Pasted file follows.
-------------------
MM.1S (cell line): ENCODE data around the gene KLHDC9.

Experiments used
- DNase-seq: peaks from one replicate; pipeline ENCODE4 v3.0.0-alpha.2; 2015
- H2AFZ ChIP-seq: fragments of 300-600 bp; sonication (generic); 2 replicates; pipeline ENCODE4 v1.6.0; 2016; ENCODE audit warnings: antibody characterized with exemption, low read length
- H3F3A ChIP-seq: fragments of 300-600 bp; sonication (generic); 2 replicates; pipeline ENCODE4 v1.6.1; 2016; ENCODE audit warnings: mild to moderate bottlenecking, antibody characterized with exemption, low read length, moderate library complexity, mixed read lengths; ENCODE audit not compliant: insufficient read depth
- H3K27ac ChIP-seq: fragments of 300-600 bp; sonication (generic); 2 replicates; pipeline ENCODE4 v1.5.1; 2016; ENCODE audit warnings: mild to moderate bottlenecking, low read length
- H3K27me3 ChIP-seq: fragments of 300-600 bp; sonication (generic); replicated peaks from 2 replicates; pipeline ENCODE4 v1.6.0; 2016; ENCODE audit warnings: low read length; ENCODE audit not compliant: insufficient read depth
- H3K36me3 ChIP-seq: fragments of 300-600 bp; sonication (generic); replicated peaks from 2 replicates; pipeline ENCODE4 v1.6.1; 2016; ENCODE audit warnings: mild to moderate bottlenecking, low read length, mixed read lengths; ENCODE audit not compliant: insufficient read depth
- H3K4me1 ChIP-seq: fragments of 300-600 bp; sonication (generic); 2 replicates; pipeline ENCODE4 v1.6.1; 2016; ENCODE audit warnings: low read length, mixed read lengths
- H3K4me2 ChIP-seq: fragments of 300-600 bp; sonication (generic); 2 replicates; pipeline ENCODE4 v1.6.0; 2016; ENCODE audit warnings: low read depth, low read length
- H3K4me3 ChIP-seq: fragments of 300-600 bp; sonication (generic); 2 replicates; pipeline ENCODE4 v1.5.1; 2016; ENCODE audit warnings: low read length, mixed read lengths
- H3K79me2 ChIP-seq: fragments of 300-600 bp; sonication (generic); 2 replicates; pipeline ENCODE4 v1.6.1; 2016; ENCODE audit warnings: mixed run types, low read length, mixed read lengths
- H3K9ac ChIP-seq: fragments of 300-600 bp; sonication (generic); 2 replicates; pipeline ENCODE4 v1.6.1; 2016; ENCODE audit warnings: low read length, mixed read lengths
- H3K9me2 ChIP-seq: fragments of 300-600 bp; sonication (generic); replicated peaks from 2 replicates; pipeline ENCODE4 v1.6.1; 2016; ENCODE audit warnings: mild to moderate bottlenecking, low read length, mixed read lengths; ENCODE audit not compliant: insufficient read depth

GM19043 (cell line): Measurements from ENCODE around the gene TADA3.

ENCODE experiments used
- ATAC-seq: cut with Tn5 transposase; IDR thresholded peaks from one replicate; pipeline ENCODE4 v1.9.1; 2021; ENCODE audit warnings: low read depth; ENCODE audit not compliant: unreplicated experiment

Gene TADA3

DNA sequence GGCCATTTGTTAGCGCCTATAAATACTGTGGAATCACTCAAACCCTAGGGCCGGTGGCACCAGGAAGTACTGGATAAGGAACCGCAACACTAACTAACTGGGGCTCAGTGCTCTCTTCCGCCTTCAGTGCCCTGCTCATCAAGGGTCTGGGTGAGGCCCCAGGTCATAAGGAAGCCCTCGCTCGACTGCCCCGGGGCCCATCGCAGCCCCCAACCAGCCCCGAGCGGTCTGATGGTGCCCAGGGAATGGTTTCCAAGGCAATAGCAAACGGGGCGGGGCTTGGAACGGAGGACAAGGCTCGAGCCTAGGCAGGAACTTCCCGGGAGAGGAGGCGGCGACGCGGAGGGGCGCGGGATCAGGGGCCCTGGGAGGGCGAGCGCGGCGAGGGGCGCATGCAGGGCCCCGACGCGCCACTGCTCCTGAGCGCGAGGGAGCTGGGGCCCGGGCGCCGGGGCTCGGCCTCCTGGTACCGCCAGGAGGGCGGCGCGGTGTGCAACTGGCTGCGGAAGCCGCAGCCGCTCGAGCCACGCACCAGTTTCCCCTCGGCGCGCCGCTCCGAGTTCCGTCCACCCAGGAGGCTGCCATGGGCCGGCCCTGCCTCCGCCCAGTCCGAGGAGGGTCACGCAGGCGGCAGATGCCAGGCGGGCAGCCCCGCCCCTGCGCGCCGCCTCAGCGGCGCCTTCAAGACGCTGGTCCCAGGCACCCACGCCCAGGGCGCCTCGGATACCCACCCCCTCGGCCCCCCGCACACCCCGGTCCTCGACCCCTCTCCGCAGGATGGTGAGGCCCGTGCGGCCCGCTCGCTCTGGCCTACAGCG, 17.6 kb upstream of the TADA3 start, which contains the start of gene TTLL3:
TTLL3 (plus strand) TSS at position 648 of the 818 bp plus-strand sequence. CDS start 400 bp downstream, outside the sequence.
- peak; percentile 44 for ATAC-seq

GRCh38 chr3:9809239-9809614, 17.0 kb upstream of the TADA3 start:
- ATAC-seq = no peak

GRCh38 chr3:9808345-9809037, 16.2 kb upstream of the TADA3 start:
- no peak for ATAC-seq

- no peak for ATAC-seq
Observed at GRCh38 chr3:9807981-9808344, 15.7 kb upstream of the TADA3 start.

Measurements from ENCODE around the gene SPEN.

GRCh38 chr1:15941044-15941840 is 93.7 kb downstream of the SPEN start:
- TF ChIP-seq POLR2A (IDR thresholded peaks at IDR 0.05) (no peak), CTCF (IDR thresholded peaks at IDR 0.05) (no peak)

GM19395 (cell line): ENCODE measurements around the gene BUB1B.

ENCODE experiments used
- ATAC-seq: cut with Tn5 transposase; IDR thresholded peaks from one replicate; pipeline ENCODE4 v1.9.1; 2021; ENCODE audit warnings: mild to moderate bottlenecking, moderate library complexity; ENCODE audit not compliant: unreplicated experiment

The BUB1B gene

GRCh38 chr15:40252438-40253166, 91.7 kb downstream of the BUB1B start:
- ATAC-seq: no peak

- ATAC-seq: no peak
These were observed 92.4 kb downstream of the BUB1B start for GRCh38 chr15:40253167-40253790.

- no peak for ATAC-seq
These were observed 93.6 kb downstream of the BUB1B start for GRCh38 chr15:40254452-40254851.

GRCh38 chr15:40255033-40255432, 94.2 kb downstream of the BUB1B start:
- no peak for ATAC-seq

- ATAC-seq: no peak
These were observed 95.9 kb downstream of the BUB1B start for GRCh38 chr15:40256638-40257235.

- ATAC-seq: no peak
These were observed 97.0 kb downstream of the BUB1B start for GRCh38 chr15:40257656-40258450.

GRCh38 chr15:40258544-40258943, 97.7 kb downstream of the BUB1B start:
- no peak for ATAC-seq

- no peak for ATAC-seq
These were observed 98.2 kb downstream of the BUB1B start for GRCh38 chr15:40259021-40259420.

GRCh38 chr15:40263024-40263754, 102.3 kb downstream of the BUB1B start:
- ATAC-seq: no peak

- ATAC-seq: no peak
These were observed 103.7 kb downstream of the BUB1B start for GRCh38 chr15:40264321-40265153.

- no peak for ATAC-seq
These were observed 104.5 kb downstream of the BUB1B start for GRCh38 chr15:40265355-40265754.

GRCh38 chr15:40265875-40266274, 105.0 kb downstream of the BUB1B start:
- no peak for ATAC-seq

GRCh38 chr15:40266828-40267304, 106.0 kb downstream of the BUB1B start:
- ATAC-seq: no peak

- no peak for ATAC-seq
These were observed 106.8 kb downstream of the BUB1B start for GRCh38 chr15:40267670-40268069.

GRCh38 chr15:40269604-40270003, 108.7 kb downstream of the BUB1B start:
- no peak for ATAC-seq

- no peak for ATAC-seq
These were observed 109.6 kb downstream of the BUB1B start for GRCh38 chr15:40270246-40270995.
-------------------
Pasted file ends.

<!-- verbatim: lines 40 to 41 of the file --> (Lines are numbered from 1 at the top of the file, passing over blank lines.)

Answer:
These were observed 93.6 kb downstream of the BUB1B start for GRCh38 chr15:40254452-40254851.

GRCh38 chr15:40255033-40255432, 94.2 kb downstream of the BUB1B start: